Privacy Group Urges FCC to Guard Phone Data

By Jonathan Krim
Washington Post Staff Writer
Tuesday, August 30, 2005

A privacy group wants the government to force telephone companies to better protect their customers' private data -- including records of calls made and received -- from being bought and sold on the Internet.

In a petition scheduled to be filed today, the Electronic Privacy Information Center urges the Federal Communications Commission to create tougher rules for how and when landline and wireless carriers release customer information.

The group argues that the active marketplace for telephone records demonstrates that security practices at telecommunications companies are lax. Dozens of Web sites operated by data brokers and private investigators offer to sell detailed calling records for as little as $110 for the most recent billing cycle.

The data are often collected by impersonating customers or paying off insiders, according to the petition. Buyers of the information include attorneys trying to find witnesses or suspects, debt collectors and spurned or suspicious lovers.

But EPIC West Coast Director Chris Jay Hoofnagle said stalkers or those engaged in industrial espionage could just as easily be the buyers.

"And these records are just as sensitive as financial information because they reveal our associations, and in some cases location," Hoofnagle said.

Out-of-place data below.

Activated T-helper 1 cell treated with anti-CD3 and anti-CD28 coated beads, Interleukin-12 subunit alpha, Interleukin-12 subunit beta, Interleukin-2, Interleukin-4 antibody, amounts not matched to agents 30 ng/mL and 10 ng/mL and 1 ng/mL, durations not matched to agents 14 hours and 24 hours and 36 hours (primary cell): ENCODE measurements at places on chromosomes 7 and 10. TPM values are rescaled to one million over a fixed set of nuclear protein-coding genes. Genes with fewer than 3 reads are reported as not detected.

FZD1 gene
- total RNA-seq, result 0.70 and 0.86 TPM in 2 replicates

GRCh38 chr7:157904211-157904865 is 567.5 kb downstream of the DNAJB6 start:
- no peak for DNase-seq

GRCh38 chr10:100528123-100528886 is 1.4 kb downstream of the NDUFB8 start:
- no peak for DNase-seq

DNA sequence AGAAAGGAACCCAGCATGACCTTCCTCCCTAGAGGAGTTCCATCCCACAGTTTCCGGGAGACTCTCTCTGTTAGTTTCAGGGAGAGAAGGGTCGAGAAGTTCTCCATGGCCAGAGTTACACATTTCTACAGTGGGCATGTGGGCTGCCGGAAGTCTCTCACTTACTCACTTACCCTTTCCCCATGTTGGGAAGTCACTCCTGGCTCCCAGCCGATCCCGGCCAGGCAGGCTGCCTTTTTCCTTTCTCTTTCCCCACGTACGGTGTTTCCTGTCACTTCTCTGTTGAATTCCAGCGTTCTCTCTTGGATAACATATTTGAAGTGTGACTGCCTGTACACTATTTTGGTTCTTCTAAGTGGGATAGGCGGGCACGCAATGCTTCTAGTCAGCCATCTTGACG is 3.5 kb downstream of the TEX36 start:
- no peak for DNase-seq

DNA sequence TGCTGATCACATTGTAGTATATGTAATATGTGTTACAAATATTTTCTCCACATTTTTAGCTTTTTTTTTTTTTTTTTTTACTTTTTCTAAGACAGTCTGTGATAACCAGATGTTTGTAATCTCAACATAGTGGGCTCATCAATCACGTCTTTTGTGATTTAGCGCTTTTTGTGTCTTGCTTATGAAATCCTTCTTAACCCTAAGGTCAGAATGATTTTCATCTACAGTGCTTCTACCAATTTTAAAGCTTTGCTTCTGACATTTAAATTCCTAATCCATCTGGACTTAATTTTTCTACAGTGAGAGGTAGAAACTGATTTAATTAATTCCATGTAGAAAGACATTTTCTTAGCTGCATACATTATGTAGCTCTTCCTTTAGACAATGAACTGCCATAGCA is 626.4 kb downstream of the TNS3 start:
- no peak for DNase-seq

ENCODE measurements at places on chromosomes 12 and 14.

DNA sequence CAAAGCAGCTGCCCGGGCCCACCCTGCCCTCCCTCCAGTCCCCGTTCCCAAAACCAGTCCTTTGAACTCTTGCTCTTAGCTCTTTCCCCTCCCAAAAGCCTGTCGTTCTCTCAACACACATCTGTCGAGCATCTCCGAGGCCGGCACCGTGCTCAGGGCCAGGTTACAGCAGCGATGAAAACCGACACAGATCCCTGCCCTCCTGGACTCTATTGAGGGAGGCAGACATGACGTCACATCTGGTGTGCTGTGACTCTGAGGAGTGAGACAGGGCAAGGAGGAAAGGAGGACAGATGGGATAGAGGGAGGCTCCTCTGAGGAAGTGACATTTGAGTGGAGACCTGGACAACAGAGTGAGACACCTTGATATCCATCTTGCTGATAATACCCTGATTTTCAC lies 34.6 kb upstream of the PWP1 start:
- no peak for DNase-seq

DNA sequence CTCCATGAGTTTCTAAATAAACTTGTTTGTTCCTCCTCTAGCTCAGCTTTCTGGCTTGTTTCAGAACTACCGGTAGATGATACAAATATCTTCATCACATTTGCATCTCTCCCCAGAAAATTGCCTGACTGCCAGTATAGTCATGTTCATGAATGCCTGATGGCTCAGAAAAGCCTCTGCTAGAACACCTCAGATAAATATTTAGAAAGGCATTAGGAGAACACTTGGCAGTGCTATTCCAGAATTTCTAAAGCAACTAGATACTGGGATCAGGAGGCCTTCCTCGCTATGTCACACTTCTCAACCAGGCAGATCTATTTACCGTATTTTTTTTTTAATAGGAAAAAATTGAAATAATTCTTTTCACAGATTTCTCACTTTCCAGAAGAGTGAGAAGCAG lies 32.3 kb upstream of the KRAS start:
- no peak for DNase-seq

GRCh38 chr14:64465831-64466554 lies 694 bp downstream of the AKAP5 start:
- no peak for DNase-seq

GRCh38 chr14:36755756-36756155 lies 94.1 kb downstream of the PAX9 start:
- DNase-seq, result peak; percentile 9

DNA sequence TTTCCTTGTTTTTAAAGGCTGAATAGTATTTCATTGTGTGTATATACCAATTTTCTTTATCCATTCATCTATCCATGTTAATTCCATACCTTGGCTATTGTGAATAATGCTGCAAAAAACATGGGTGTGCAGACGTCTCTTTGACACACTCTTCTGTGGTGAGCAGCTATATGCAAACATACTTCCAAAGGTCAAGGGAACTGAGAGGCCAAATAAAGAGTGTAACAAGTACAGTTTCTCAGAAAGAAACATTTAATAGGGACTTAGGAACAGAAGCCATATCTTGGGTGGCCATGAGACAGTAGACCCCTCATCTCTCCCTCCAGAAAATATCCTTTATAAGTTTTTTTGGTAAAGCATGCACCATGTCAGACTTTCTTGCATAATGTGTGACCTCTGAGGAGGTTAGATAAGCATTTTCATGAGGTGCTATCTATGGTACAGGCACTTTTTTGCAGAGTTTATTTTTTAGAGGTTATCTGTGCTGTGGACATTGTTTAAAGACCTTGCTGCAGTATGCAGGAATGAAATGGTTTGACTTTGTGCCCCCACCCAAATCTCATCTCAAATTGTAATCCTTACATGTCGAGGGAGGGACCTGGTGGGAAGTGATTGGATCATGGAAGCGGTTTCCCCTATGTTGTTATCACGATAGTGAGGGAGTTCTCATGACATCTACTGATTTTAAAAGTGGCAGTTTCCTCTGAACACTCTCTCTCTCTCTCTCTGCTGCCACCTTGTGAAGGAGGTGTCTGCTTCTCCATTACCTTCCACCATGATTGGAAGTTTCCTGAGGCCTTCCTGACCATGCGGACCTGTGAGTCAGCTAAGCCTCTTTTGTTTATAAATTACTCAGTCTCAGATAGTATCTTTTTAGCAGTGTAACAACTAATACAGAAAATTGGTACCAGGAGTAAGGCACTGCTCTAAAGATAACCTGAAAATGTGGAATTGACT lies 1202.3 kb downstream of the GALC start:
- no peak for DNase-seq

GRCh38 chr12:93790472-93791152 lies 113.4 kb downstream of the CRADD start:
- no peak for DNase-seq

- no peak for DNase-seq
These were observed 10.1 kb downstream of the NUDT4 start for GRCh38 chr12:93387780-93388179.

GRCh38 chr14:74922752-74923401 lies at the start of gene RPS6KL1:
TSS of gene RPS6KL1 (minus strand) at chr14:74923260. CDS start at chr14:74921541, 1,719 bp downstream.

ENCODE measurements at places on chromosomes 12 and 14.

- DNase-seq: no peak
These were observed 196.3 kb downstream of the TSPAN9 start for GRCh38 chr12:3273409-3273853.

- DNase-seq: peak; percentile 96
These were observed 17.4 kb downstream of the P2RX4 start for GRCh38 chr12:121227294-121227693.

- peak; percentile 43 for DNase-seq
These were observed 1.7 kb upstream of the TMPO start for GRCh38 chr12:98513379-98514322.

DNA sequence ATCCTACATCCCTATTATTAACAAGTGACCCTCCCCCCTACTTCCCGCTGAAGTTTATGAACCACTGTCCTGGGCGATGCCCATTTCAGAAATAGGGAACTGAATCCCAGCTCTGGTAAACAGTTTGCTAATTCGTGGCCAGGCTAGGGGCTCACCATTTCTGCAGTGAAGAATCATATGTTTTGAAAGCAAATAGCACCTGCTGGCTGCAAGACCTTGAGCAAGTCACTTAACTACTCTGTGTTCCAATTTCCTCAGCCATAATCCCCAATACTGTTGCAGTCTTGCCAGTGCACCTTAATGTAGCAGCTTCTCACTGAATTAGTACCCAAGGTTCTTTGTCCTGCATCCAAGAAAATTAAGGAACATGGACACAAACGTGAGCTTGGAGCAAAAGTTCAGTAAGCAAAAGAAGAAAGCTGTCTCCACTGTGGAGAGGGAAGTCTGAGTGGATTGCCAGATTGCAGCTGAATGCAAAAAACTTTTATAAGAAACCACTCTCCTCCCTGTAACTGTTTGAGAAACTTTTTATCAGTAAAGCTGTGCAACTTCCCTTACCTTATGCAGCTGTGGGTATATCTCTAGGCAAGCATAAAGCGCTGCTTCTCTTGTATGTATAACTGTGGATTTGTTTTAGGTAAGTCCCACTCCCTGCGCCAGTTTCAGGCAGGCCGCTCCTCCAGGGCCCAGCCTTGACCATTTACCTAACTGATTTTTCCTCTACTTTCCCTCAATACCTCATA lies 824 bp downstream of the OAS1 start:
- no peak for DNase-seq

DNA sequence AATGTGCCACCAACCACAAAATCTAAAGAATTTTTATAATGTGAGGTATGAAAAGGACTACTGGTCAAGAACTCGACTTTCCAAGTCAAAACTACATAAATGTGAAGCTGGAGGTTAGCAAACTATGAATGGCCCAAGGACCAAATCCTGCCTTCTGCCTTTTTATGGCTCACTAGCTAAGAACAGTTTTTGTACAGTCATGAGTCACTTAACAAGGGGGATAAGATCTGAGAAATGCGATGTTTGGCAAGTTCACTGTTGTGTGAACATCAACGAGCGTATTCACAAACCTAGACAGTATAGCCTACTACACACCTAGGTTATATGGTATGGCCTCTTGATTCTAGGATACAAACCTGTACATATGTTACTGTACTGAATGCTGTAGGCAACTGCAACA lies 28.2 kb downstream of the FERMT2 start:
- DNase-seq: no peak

Carriers acknowledge that such theft occasionally happens, but claim it is infrequent and that they aggressively guard against it. Typically, law enforcement agencies and other third parties seeking customer data must get a court order, the carriers say.

"We have a variety of measures in place to protect against unauthorized access to customer information, and we also train our customer care representatives to be alert for anyone who tries to improperly coax information out of them," said Cingular Wireless LLC spokeswoman Rochelle Cohen.

But EPIC included in its filing a list of more than 40 Web sites that offer to sell call records, often within hours of receiving credit-card orders that are taken online.

"The security standards that carriers use to verify the identity of the . . . requestor have been insufficient to prevent unauthorized third parties from acquiring and exploiting such data for personal and financial gain," according to a draft of the petition obtained by The Washington Post.

The group is also renewing calls for the Federal Trade Commission to crack down on trafficking in private data, such as Social Security numbers, which can often be gleaned from public records available at courthouses or government agencies.

But call record information resides largely at phone companies, and they are obligated by federal law to protect it.

EPIC argues that carriers are making it too easy for fraud artists to glean customer data by requiring only basic biographical identifiers that are easily obtainable, such as Social Security numbers or dates of birth.

Another breach, say investigators familiar with the practice, can occur when carriers provide consumers with the ability to manage their accounts online.

If the consumer has not activated the feature and created a unique password, the system can be compromised by an outsider, investigators say.

Joe Farren, spokesman for CTIA -- the Wireless Association, said that anyone impersonating a customer to get customer data should be prosecuted, but he did not comment directly on the request for tougher regulations.

Spokesmen for Verizon Corp. and Verizon Wireless did not respond to inquiries seeking comment.

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